Injuries from civilian under-vehicle improvised explosive devices: an analysis of the Israeli National Trauma Registry during the years 2006–2020

Israeli Trauma Group

Research output: Contribution to journalArticlepeer-review

Abstract

Purpose: Under-vehicle explosions caused by improvised explosive devices (IED) came to the public’s attention during armed conflicts. However, IEDs are also used by criminals in the civilian setting. This study aimed to determine the pattern of injury, medical management, and outcomes of civilians injured during under-vehicle explosions caused by IEDs. Methods: This is a retrospective cohort study based on the Israeli National Trauma Registry of patients injured from under vehicle explosions caused by IEDs during 2006–2020. Injuries resulting from terror attacks and war were excluded. Descriptive statistics were used for data analysis. Results: During the study period, 58 incidents were recorded, resulting in 74 patients who arrived alive to the hospitals and 17 who died on scene. Seventy-one (95.9%) were male with a median age of 32 years (IQR 24–42). 42% were severely injured (ISS ≥ 16). There was an average of 2.4 injured regions per patient, with extremity injuries being the most common (70.3%). Face (34%), abdomen (28%), and chest (22%) injuries were frequent. 45% were immediately transferred to the operating theatre, and 72% underwent at least one operation. Orthopedic surgeries were the most common interventions. 27 amputations were performed. Conclusions: Injuries caused by under-vehicle IEDs in civilian settings differ from those caused by IEDs used during military conflicts or acts of terrorism: they are associated with fewer victims per incident, more severe injuries, more truncal injuries, and more lower extremity injuries requiring amputations. This can be attributed to the lack of personal and vehicle protection, and the different explosive types.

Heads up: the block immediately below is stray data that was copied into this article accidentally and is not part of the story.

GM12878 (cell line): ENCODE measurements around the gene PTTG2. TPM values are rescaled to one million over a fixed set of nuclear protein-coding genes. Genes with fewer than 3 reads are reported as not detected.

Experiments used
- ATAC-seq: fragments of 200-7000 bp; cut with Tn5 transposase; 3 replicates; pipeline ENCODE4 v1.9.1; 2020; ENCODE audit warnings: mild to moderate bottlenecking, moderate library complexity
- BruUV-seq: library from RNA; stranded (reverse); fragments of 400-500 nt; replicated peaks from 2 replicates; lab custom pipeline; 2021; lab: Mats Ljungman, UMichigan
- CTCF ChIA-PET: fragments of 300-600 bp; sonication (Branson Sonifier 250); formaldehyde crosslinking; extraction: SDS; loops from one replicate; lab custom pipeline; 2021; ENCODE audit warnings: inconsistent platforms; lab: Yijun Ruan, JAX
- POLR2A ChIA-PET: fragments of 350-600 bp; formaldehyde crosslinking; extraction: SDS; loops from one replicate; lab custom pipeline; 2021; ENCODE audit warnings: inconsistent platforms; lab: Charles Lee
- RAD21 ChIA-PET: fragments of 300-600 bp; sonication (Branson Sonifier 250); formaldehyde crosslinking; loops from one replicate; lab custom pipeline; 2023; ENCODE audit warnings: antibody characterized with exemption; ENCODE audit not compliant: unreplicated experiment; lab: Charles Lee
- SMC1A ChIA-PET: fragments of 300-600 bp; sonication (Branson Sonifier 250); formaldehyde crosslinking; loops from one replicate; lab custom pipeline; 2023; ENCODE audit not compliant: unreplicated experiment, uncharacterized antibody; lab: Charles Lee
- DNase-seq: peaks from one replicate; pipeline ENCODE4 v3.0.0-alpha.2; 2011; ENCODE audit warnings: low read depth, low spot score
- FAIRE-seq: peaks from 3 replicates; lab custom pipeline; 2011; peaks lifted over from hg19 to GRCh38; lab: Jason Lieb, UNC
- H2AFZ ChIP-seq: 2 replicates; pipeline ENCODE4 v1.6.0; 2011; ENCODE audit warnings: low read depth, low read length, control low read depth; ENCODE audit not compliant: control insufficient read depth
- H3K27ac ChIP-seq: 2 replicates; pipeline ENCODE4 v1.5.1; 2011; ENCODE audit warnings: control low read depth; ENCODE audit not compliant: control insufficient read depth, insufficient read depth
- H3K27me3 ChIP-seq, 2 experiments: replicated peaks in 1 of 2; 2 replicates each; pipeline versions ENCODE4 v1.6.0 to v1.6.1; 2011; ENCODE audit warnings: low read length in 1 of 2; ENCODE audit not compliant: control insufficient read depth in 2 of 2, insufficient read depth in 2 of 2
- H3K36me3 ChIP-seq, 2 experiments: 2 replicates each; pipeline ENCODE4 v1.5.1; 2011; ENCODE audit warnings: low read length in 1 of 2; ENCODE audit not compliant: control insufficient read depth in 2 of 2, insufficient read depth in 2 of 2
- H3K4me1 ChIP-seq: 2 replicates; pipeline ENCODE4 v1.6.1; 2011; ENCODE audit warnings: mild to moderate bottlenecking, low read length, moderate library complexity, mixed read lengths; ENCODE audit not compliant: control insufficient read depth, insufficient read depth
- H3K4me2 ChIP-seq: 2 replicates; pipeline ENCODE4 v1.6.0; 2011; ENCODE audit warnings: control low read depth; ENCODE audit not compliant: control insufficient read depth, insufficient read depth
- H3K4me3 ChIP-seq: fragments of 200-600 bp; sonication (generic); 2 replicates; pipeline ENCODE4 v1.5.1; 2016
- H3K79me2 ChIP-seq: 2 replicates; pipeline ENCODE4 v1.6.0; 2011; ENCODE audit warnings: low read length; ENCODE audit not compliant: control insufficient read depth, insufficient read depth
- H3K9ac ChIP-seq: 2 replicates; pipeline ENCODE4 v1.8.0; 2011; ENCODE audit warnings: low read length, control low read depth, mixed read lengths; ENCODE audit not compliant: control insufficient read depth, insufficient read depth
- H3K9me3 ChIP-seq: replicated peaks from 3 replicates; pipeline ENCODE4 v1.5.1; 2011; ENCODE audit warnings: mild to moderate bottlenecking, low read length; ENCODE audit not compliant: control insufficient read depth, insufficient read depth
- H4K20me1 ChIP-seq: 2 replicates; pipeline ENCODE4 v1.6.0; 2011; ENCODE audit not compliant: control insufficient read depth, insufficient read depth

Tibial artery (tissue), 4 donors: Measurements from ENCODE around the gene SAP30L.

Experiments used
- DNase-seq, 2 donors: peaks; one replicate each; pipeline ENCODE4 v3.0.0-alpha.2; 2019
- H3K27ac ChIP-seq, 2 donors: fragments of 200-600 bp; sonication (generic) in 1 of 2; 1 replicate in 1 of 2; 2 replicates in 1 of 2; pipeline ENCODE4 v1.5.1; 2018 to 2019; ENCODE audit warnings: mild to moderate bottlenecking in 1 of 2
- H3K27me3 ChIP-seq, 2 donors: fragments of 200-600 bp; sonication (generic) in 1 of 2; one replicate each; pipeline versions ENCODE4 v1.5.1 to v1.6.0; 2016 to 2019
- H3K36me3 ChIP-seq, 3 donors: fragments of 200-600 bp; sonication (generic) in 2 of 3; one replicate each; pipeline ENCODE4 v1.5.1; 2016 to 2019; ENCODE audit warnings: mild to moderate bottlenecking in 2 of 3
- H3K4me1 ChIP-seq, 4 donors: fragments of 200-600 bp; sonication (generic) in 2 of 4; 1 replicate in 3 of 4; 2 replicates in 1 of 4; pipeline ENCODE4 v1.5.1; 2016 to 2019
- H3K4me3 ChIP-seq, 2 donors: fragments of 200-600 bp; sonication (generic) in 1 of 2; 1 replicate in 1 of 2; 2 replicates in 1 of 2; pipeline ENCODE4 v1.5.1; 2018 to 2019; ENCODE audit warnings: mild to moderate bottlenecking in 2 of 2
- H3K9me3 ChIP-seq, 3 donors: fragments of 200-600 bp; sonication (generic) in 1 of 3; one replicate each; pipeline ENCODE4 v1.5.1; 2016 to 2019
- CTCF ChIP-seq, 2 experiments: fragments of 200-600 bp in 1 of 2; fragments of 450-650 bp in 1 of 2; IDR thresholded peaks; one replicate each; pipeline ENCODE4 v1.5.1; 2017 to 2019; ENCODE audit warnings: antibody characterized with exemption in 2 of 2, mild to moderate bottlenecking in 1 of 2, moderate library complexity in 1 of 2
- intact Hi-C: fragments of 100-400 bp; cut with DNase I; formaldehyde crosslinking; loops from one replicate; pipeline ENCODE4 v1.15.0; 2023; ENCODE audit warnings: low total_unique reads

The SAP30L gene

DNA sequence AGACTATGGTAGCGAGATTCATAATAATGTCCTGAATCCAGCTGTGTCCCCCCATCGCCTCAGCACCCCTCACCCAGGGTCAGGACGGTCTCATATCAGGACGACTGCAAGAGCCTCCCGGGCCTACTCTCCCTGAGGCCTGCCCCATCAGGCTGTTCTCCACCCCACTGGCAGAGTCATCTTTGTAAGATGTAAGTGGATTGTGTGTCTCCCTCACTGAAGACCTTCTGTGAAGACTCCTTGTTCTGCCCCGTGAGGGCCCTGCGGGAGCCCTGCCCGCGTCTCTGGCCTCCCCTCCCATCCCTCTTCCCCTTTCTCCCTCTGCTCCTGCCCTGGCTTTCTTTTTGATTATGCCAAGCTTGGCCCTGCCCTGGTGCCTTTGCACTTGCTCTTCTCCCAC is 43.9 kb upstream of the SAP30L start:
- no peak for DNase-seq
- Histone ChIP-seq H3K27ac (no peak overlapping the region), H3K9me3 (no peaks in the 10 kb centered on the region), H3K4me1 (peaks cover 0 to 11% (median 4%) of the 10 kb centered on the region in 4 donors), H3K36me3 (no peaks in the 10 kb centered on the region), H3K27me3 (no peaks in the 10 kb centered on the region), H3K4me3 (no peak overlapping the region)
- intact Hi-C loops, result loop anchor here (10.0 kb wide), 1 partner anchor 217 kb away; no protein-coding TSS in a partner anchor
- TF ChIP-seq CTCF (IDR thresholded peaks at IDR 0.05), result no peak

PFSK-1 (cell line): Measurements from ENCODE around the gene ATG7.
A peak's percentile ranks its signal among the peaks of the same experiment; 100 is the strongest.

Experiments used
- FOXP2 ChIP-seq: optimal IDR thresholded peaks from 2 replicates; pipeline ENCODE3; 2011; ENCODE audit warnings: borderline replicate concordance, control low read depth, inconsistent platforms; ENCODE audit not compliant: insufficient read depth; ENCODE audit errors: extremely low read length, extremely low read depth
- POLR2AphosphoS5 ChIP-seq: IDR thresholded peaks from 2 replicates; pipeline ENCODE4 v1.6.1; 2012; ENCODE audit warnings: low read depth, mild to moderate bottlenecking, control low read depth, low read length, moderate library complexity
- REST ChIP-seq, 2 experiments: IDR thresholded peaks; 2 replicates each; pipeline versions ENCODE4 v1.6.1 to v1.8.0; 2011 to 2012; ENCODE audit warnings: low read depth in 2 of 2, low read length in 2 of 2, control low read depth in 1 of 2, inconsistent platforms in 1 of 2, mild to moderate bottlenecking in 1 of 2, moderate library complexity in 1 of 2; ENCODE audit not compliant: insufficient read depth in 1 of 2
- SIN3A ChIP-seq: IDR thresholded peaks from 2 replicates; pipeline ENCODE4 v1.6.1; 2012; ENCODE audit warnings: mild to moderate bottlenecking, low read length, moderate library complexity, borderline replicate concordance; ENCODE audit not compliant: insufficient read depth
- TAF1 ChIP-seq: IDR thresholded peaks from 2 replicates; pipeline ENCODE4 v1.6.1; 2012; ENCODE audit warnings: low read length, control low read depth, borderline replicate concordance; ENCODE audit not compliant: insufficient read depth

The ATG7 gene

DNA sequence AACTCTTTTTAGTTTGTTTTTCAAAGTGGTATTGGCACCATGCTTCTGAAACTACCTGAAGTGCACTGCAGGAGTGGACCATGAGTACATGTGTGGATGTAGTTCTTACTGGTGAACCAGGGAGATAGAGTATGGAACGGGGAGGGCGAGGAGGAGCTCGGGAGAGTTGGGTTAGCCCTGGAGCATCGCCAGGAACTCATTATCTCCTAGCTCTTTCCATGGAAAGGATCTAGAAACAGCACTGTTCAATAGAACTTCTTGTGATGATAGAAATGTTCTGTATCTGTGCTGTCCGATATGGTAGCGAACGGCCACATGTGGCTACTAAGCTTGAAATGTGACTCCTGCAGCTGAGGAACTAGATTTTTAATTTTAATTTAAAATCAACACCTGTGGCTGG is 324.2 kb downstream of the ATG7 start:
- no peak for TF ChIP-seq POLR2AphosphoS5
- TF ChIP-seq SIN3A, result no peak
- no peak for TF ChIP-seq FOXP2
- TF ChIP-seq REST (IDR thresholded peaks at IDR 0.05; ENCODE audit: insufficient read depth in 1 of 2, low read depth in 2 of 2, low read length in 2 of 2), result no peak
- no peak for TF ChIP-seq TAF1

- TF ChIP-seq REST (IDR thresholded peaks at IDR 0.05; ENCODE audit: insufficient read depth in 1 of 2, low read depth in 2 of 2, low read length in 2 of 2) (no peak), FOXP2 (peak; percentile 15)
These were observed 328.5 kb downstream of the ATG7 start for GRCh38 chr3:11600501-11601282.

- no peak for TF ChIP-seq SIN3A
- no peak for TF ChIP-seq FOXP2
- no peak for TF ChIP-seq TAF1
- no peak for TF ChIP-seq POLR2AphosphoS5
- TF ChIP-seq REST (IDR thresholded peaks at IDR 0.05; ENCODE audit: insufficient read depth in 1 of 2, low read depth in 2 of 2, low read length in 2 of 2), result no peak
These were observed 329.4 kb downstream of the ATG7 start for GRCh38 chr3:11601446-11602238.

Original languageEnglish
JournalEuropean Journal of Trauma and Emergency Surgery
DOIs
StateAccepted/In press - 2021

Keywords

  • Blast injury
  • Civilian trauma
  • Crime
  • Improvised explosive device
  • Interpersonal violence

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